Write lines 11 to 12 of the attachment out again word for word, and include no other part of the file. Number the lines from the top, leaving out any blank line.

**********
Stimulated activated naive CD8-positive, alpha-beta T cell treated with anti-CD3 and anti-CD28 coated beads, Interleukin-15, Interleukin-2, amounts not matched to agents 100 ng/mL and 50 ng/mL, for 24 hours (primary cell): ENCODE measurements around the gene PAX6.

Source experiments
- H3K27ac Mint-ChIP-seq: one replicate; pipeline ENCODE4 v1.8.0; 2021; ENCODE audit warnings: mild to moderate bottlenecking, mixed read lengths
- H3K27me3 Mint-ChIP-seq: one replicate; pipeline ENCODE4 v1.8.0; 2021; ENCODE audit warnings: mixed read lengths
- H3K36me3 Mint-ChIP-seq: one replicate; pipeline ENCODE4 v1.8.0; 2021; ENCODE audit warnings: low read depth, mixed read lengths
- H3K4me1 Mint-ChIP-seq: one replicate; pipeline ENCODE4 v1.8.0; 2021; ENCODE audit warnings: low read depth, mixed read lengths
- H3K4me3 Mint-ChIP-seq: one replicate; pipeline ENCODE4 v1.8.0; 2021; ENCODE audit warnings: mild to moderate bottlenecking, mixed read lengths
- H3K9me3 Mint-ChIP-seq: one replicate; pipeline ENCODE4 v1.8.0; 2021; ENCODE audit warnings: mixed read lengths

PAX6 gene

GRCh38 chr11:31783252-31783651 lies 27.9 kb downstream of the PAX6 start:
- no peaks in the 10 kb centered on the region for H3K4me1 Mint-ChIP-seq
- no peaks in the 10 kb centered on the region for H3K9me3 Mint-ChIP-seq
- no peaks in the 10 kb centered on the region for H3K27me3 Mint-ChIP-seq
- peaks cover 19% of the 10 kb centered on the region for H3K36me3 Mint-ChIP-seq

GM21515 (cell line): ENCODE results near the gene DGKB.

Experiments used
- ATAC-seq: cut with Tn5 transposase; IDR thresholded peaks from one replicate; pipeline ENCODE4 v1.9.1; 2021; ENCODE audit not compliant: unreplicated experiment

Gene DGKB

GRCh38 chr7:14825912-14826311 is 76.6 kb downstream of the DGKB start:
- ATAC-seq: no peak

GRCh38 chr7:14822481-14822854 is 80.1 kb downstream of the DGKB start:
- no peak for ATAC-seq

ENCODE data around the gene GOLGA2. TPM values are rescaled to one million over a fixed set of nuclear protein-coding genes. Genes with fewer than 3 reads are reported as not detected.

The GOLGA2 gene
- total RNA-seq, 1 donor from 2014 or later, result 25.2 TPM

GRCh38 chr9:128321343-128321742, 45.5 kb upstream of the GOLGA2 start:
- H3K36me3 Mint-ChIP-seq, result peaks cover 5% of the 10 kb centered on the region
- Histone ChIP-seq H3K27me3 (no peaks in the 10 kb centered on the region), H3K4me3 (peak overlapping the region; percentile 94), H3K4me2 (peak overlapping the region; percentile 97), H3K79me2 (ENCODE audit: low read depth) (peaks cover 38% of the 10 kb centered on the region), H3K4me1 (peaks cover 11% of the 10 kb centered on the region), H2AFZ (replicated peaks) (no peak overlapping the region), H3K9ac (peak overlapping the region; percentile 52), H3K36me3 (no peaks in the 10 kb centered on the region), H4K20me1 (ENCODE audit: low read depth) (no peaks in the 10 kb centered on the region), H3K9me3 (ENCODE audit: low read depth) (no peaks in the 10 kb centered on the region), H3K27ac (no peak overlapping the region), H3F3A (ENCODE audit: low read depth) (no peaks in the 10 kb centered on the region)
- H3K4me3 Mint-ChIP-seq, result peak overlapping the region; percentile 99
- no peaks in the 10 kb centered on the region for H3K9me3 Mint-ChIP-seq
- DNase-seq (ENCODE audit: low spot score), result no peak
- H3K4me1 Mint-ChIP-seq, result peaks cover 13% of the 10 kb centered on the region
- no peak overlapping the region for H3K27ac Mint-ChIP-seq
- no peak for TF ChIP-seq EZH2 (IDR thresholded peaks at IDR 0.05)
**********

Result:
- no peaks in the 10 kb centered on the region for H3K4me1 Mint-ChIP-seq
- no peaks in the 10 kb centered on the region for H3K9me3 Mint-ChIP-seq